Ever since they first arrived on the scene en masse during the 1960s, muscle cars have remained some of the most exciting American-made machines on the market. These V8-powered bruisers carry a certain attitude that is unrivaled on the street, and nowadays they have the performance to match their presence. While these machines were once seen as a symbol of youthful abandon, things have shifted over the past few decades. Nowadays muscle cars are often considered to be a vehicle of choice for older enthusiasts, as nostalgia for those original models grows. We wanted to see just how true that statement is, so we sat down with Ford Mustang Marketing Manager Jim Owens to discuss the demographic breakdown of the average Mustang buyer.
Demographic Vs. Psychographic
The Ford Mustang is the best-selling sports car in the world. That is an incredibly impressive feat for any muscle car, and one that only highlights the broad appeal of the nameplate. It certainly doesn’t hurt that Ford has always done their best to market the Mustang as a vehicle centered around driving enjoyment. As such, Owens noted that Ford doesn’t particularly like to break their buyers down by traditional demographic categories.
“We like to talk about to talk about it as a psychographic instead of a demographic,” said Owens in an interview with MC&T. “It’s somebody that wants that driving experience, that car that makes you feel like you’ve taken a vacation every day. Whether you’re 5 years old and grabbing that HotWheels or 103 and buying your first car ever and it’s a Mustang. It’s that zest and love of life. That’s the psychographic.”
And while this is a great way to look at things from the automaker’s perspective, it doesn’t mean that people of all ages are actually buying the thing. In short, the pony car’s average buyer has indeed been getting older over the past decade or so, regardless of Ford’s efforts to make the car appealing to people of all ages.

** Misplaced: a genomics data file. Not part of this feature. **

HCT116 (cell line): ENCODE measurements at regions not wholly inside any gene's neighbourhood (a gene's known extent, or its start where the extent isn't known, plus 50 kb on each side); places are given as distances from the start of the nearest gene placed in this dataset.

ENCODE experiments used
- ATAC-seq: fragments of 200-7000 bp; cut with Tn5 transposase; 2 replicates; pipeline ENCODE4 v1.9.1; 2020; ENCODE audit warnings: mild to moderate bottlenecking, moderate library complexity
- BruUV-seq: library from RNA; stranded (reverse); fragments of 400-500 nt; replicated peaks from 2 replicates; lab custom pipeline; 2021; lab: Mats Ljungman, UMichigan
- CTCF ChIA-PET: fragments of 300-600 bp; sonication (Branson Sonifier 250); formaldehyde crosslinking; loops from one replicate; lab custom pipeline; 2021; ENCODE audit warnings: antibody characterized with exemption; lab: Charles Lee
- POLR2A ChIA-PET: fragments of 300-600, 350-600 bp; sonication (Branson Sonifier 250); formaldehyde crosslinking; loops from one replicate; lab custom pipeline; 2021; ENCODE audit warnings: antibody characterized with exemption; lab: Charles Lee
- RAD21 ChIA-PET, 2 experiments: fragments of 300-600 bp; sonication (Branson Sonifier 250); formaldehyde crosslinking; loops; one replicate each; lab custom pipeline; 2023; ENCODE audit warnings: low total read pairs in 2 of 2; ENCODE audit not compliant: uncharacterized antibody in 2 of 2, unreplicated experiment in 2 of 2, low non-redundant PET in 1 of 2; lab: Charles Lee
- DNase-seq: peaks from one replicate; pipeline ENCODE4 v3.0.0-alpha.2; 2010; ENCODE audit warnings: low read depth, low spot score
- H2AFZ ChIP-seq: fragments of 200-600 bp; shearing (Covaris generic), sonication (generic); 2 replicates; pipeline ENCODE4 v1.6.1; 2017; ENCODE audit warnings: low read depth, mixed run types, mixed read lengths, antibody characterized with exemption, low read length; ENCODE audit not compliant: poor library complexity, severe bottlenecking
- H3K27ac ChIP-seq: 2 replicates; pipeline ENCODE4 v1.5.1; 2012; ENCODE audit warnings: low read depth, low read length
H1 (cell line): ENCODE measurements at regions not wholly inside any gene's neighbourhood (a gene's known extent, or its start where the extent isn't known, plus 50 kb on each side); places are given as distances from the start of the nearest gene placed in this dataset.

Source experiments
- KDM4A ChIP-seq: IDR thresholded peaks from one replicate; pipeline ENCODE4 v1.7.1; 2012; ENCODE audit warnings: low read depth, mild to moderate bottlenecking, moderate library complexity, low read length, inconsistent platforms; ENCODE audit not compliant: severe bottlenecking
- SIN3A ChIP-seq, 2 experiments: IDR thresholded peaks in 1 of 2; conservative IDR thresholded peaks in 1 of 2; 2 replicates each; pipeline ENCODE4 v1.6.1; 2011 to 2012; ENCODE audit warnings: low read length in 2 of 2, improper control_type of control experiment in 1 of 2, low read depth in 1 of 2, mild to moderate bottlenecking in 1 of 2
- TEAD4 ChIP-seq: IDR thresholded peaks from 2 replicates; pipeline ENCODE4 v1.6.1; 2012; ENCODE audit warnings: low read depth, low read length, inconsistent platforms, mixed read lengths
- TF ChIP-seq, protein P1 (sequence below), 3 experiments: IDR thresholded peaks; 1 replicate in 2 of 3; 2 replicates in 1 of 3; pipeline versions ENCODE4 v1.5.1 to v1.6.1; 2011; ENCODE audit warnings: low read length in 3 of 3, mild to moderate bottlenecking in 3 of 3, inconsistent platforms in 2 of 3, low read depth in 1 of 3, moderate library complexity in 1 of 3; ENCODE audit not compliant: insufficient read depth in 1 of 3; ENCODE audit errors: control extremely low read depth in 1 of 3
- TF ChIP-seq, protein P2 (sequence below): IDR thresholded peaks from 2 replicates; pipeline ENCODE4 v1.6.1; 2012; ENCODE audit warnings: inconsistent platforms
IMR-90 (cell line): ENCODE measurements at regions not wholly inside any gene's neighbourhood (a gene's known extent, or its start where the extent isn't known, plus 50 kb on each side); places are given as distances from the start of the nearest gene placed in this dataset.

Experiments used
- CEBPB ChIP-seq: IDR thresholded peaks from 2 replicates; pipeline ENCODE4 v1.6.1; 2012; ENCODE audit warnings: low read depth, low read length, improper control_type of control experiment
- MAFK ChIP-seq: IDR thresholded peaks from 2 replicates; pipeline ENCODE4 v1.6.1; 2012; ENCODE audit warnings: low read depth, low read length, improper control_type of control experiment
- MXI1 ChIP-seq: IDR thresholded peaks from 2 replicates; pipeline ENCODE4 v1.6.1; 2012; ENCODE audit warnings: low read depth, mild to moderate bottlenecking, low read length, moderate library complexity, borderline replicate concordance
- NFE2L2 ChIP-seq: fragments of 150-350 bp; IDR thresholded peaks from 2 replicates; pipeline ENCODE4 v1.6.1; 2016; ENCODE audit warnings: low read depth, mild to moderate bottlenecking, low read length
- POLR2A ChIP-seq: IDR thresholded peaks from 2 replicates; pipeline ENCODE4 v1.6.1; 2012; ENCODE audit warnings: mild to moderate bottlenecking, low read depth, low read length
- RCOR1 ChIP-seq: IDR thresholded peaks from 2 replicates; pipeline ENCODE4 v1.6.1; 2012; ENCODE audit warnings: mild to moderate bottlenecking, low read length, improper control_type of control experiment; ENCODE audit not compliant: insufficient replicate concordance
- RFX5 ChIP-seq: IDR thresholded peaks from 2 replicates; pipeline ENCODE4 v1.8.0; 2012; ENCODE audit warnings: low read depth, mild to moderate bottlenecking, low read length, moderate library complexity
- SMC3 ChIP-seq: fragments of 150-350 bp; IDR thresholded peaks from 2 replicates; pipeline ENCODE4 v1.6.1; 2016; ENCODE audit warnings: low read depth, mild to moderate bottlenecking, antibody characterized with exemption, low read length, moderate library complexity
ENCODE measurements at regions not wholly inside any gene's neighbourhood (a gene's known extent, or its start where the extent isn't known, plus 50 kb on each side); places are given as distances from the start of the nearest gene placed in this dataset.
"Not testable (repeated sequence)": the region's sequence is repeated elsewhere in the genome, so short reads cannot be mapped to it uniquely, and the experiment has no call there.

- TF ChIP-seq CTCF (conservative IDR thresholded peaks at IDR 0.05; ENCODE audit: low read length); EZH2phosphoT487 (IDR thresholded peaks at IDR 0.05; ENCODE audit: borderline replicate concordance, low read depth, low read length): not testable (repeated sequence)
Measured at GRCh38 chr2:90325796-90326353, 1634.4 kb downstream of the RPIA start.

Ford Mustang Buyers Are Getting Older
“The demographic is, yeah, they’re getting older,” said Owens. “The baby boomer generation that remembers the 60s fondly… it isn’t substantially getting larger, but it’s more about that psychographic, that type of personality that buys the Mustang, and that’s not age dependent.”
Now that isn’t to say that the Ford Mustang isn’t interesting to younger people. We’d argue that part of the reason that muscle car owners are getting older comes down to the price point at which these things trade hands. An EcoBoost Mustang isn’t terribly expensive by any means, but we all know that it is the V8-powered models that drive enthusiasm. A base model GT now starts at $36,120, which may be a hard pill to swallow for those entering the workforce or starting their families. Add in higher insurance premiums and things get pricey quick. And while a Ford Mustang is surely not entirely impractical, the two-door coupe isn’t as accessible as similarly priced sedans and crossovers. Ford is aware of this, and even refers to the Mustang in terms that highlight this issue.
The Ford Mustang Is A Life Stage Vehicle
“Mustang is a life stage vehicle… there’s a time in your life where a Mustang just isn’t that practical for you,” said Ownes. “Now, a Mach-E can change that… it’s more of a life stage. You come into it, then go to what you need for your life, then come back into a Mustang later.”
Perhaps then folks are missing out on that early stage of ownership that Owens is referring to, and are instead only coming to the sports car later down the road. That could be problematic for the muscle car as we move forwards however, as fewer young enthusiasts have experiences with the car. Without getting younger people interested in or behind the wheel of these machines, keeping them around will be harder to justify. It’s nice that Ford wants the Mustang Mach-E to be that “every man’s” vehicle, but what if that costs us the coupe in the long haul? Nobody really wins in that scenario, particularly the Ford Mustang that we all love.
3 CommentsLeave a Reply
A base mustang GT for $36000?! Where can you buy them? A mach 1 for $60000 and a GT500 for $100000! Why do you allow dealers to add an up charge on vehicles? No wonder we can’t afford your cars!
I wanted a GT350 when they were announced in 2014. I make $150K, but couldn’t justify the high cost until they were in the $40s. When I’m going to spend $80K I’m buying a Porsche.
Lol. Ford wants profits, but the only people that can afford their cars are 2nd or 3rd time homeowners? Majority of people in their 30s that I know are busting butt to try to afford rent in a bad apartment.